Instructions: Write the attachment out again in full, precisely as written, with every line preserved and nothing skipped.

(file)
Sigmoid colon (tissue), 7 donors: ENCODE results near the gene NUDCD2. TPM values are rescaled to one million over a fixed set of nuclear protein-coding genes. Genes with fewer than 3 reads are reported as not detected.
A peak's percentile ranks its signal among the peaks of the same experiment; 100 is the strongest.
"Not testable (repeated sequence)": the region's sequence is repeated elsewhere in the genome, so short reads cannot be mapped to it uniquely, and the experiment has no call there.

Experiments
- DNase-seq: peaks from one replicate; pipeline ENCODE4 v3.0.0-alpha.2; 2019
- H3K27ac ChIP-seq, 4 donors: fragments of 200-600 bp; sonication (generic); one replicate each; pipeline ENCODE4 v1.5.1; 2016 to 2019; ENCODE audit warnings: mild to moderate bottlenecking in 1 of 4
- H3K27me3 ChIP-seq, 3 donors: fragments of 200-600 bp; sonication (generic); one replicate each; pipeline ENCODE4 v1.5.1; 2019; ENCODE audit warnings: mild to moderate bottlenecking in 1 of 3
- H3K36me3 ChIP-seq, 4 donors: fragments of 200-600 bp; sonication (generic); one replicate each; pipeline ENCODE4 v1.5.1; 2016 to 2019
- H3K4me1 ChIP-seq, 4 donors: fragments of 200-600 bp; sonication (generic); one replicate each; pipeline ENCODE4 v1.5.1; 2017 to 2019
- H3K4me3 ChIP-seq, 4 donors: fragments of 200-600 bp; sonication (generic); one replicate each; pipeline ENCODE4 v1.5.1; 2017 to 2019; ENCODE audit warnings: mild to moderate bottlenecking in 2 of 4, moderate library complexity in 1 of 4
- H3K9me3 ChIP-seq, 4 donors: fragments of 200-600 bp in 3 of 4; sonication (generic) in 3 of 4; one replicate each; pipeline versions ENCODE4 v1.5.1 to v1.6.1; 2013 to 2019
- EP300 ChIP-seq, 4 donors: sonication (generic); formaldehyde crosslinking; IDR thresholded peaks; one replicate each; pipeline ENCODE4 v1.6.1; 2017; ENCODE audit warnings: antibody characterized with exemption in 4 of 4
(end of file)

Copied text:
Sigmoid colon (tissue), 7 donors: ENCODE results near the gene NUDCD2. TPM values are rescaled to one million over a fixed set of nuclear protein-coding genes. Genes with fewer than 3 reads are reported as not detected.
A peak's percentile ranks its signal among the peaks of the same experiment; 100 is the strongest.
"Not testable (repeated sequence)": the region's sequence is repeated elsewhere in the genome, so short reads cannot be mapped to it uniquely, and the experiment has no call there.

Experiments
- DNase-seq: peaks from one replicate; pipeline ENCODE4 v3.0.0-alpha.2; 2019
- H3K27ac ChIP-seq, 4 donors: fragments of 200-600 bp; sonication (generic); one replicate each; pipeline ENCODE4 v1.5.1; 2016 to 2019; ENCODE audit warnings: mild to moderate bottlenecking in 1 of 4
- H3K27me3 ChIP-seq, 3 donors: fragments of 200-600 bp; sonication (generic); one replicate each; pipeline ENCODE4 v1.5.1; 2019; ENCODE audit warnings: mild to moderate bottlenecking in 1 of 3
- H3K36me3 ChIP-seq, 4 donors: fragments of 200-600 bp; sonication (generic); one replicate each; pipeline ENCODE4 v1.5.1; 2016 to 2019
- H3K4me1 ChIP-seq, 4 donors: fragments of 200-600 bp; sonication (generic); one replicate each; pipeline ENCODE4 v1.5.1; 2017 to 2019
- H3K4me3 ChIP-seq, 4 donors: fragments of 200-600 bp; sonication (generic); one replicate each; pipeline ENCODE4 v1.5.1; 2017 to 2019; ENCODE audit warnings: mild to moderate bottlenecking in 2 of 4, moderate library complexity in 1 of 4
- H3K9me3 ChIP-seq, 4 donors: fragments of 200-600 bp in 3 of 4; sonication (generic) in 3 of 4; one replicate each; pipeline versions ENCODE4 v1.5.1 to v1.6.1; 2013 to 2019
- EP300 ChIP-seq, 4 donors: sonication (generic); formaldehyde crosslinking; IDR thresholded peaks; one replicate each; pipeline ENCODE4 v1.6.1; 2017; ENCODE audit warnings: antibody characterized with exemption in 4 of 4